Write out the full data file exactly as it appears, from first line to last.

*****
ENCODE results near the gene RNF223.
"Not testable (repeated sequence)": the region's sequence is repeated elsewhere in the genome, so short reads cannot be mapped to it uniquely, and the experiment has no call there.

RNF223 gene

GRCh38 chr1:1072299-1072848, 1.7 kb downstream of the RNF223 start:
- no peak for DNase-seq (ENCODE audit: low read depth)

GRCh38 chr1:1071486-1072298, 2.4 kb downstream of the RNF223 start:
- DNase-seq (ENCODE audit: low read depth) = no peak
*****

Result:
ENCODE results near the gene RNF223.
"Not testable (repeated sequence)": the region's sequence is repeated elsewhere in the genome, so short reads cannot be mapped to it uniquely, and the experiment has no call there.

RNF223 gene

GRCh38 chr1:1072299-1072848, 1.7 kb downstream of the RNF223 start:
- no peak for DNase-seq (ENCODE audit: low read depth)

GRCh38 chr1:1071486-1072298, 2.4 kb downstream of the RNF223 start:
- DNase-seq (ENCODE audit: low read depth) = no peak